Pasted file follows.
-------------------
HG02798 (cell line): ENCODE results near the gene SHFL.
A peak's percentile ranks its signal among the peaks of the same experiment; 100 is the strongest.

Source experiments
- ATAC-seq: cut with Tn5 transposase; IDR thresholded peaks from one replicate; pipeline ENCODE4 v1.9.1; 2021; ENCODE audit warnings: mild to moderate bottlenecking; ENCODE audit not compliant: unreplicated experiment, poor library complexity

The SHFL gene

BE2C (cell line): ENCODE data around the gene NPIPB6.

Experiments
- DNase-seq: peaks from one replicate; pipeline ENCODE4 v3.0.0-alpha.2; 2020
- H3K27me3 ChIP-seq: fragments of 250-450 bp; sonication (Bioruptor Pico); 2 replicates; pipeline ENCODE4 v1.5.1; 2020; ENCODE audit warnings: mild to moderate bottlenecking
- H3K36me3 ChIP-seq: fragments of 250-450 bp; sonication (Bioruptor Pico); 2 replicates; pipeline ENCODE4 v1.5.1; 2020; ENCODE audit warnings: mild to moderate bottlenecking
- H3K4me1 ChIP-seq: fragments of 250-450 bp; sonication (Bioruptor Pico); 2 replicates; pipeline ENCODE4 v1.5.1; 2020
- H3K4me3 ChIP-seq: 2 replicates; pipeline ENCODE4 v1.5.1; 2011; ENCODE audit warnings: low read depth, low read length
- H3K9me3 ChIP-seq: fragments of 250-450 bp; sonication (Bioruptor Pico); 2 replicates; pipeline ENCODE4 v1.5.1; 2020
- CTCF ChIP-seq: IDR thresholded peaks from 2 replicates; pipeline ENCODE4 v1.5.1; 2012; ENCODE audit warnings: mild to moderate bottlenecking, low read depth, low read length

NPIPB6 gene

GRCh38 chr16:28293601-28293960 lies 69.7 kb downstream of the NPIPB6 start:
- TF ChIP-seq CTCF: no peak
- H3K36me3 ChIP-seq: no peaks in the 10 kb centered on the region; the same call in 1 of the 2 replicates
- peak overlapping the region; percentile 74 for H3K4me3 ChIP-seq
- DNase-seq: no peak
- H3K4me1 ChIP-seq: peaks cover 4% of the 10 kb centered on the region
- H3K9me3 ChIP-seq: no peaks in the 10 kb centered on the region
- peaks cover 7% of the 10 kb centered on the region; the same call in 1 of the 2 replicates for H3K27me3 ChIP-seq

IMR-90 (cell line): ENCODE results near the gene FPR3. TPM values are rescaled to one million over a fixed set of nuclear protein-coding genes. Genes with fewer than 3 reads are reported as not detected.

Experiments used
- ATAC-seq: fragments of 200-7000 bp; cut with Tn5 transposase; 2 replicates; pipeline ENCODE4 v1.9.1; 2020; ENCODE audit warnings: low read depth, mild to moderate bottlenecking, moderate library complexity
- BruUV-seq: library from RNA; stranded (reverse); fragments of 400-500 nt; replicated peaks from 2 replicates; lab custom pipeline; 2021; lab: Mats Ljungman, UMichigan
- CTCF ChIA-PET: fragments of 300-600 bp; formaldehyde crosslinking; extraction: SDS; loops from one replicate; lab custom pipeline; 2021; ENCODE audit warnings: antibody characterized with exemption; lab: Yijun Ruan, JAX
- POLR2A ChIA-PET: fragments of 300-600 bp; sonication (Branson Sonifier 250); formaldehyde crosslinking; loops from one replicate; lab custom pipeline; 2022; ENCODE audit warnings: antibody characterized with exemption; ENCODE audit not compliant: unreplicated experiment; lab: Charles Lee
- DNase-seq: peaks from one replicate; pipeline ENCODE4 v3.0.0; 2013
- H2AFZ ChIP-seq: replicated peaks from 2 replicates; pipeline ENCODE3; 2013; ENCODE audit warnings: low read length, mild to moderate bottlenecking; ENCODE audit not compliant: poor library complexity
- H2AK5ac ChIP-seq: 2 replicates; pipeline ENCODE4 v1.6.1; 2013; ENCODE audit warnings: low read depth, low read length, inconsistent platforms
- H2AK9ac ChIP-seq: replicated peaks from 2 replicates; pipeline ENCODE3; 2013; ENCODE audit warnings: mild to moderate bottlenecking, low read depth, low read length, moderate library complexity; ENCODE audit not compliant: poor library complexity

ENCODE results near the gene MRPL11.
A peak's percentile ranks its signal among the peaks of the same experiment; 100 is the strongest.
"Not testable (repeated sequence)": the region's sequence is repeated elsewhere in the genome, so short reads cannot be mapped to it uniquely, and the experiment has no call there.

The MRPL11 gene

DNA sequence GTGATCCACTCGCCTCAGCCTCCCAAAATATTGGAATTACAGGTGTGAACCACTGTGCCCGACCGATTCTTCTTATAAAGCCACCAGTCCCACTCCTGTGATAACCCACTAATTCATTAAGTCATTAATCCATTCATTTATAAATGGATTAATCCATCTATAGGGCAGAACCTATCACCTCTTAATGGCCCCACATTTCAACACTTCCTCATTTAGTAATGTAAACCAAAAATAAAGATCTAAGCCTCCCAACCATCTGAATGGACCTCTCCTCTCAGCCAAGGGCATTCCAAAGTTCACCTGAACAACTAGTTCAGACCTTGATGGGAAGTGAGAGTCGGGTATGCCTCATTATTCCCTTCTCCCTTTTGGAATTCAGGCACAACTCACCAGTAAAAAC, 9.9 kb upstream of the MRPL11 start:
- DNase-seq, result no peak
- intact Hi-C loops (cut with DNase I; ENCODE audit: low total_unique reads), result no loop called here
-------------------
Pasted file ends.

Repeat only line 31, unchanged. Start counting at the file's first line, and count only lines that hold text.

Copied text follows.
- H2AFZ ChIP-seq: replicated peaks from 2 replicates; pipeline ENCODE3; 2013; ENCODE audit warnings: low read length, mild to moderate bottlenecking; ENCODE audit not compliant: poor library complexity